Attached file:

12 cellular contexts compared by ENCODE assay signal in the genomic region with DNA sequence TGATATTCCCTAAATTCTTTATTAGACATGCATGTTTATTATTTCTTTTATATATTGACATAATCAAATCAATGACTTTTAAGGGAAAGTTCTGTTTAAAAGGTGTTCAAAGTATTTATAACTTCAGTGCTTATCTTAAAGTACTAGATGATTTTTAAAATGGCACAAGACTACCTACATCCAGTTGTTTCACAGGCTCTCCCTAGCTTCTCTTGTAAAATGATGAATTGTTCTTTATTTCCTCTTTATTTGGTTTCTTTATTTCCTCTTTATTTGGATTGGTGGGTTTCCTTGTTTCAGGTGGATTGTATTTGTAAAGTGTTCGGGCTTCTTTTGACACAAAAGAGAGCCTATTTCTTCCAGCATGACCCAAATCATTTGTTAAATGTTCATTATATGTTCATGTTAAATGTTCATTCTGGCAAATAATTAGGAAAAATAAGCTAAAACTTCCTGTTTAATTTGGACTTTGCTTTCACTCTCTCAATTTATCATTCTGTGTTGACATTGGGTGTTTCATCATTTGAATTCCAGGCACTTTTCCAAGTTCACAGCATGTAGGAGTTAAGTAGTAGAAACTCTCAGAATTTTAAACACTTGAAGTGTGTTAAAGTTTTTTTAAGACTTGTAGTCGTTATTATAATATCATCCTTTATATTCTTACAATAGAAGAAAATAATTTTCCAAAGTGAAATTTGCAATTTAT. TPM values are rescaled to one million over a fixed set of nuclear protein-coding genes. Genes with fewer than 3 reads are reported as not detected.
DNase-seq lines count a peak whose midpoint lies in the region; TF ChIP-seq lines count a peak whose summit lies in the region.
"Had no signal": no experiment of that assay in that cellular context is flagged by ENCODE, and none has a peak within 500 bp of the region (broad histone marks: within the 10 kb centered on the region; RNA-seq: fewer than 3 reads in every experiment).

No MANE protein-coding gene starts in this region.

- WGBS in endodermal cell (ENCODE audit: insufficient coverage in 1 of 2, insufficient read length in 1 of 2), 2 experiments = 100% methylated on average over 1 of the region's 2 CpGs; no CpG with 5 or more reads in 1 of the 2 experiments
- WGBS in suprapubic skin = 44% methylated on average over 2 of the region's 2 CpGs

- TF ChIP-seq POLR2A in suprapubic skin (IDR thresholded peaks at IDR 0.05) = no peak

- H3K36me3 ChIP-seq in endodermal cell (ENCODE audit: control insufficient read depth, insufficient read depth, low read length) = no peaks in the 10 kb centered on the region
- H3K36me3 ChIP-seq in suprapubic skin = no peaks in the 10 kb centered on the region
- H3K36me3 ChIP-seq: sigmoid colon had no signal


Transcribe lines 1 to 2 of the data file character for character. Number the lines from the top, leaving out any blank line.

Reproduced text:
12 cellular contexts compared by ENCODE assay signal in the genomic region with DNA sequence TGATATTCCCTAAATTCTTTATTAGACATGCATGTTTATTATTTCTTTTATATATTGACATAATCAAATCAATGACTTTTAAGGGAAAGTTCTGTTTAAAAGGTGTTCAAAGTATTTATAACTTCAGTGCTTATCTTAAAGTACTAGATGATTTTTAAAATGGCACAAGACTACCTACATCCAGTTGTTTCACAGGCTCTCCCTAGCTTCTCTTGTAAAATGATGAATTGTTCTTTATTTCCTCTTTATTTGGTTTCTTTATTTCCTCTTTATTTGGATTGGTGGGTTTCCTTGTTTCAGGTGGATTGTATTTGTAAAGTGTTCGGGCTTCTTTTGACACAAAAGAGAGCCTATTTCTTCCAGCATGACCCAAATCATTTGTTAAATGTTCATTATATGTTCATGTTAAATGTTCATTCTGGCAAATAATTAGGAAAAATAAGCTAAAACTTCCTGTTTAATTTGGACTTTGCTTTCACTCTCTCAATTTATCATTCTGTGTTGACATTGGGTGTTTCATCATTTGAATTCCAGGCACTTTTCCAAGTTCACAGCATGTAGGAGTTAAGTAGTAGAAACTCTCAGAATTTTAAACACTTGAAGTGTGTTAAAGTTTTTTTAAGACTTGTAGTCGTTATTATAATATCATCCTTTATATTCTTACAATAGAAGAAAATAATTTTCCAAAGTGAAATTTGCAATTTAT. TPM values are rescaled to one million over a fixed set of nuclear protein-coding genes. Genes with fewer than 3 reads are reported as not detected.
DNase-seq lines count a peak whose midpoint lies in the region; TF ChIP-seq lines count a peak whose summit lies in the region.